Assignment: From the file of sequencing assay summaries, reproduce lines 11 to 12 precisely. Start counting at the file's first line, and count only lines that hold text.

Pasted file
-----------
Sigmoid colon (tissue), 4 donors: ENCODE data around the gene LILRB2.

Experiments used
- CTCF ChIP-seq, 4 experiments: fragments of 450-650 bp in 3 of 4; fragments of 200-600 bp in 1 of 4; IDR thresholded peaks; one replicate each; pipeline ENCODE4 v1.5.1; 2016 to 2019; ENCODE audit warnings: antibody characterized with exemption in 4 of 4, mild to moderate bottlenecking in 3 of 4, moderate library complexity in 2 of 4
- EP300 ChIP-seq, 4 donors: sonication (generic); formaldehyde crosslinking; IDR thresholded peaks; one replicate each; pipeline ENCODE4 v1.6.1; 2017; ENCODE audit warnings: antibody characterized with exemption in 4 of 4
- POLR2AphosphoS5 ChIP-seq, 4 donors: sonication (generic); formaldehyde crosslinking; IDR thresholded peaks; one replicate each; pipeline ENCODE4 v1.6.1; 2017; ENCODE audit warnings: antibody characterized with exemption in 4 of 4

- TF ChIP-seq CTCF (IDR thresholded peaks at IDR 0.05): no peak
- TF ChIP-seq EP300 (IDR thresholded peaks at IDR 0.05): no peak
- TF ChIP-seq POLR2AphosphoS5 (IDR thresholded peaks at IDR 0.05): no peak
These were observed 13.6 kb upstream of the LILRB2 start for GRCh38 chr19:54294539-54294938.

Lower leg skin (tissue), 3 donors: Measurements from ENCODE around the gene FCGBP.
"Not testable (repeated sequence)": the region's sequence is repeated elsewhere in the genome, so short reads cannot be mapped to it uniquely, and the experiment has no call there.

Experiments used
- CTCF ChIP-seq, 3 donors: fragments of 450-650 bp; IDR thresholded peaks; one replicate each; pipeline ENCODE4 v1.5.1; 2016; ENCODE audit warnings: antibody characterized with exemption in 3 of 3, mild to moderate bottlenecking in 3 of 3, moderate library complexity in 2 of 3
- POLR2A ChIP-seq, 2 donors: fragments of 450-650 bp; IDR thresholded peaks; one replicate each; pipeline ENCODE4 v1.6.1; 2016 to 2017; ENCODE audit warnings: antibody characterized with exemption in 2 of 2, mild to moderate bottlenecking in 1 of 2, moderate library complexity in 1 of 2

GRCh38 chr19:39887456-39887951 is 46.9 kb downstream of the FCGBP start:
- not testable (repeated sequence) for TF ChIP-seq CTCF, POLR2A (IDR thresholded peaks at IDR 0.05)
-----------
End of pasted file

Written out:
"Not testable (repeated sequence)": the region's sequence is repeated elsewhere in the genome, so short reads cannot be mapped to it uniquely, and the experiment has no call there.

Experiments used